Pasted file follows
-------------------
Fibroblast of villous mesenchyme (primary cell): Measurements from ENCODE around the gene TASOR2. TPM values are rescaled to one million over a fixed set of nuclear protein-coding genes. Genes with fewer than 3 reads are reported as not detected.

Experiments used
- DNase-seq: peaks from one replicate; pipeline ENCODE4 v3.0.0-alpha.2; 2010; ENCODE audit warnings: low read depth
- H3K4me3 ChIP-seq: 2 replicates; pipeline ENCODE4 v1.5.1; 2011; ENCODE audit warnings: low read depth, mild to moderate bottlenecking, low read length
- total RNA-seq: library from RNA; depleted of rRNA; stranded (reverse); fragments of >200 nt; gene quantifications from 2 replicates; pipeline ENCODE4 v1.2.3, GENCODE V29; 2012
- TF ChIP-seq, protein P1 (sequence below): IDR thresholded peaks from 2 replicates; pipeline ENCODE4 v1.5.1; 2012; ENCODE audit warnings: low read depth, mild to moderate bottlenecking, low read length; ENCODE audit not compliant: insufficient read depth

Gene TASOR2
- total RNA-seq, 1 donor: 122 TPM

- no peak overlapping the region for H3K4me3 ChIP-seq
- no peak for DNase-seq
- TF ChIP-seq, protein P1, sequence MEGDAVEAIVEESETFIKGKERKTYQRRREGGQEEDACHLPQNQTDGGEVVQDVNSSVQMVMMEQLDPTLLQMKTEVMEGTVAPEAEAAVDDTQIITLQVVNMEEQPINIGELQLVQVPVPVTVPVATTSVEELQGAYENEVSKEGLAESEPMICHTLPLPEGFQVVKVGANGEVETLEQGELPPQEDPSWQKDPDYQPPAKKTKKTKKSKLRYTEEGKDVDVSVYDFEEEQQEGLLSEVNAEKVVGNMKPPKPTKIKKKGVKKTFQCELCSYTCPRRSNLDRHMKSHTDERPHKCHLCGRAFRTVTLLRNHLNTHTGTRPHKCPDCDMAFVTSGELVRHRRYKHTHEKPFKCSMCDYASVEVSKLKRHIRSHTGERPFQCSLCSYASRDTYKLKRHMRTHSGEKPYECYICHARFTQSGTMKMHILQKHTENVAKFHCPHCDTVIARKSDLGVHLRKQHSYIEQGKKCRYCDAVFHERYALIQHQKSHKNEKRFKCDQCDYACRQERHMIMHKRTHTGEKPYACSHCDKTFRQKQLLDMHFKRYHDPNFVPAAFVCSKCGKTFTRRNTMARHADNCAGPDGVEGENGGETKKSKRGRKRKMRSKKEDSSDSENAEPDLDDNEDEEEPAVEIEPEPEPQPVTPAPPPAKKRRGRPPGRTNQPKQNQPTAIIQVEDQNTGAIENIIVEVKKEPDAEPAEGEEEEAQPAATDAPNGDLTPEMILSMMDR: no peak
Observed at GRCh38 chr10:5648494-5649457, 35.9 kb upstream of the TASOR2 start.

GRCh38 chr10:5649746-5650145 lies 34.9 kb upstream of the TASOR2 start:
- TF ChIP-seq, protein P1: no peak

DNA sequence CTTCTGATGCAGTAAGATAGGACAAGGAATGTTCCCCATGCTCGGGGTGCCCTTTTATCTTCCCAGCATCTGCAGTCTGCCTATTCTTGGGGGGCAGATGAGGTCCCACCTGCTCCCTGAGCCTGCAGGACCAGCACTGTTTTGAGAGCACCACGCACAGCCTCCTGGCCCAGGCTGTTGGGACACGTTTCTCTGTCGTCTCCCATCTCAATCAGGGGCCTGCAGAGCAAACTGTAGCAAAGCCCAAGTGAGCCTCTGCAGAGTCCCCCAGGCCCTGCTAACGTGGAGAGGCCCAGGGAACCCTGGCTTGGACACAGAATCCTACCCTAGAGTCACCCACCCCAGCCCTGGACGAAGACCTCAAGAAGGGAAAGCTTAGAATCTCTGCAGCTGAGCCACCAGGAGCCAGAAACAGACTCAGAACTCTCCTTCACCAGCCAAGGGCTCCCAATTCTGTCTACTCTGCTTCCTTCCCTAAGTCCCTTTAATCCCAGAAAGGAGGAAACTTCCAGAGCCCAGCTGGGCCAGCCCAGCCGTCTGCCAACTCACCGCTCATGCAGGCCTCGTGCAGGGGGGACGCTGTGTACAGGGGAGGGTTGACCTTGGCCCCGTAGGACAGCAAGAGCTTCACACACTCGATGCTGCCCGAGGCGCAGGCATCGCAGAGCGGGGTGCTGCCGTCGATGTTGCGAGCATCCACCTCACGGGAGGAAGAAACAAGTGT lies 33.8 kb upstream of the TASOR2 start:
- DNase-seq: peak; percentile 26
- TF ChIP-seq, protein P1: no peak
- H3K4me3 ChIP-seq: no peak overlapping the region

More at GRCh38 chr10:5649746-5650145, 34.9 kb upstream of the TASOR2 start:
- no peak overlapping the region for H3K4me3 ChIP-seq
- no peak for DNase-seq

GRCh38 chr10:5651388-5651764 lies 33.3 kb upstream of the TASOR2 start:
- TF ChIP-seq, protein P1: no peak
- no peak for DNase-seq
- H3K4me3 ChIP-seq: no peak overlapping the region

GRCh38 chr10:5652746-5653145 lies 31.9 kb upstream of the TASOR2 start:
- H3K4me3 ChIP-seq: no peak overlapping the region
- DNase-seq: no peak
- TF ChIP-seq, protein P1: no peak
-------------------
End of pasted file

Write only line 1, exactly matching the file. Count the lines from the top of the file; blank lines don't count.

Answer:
Fibroblast of villous mesenchyme (primary cell): Measurements from ENCODE around the gene TASOR2. TPM values are rescaled to one million over a fixed set of nuclear protein-coding genes. Genes with fewer than 3 reads are reported as not detected.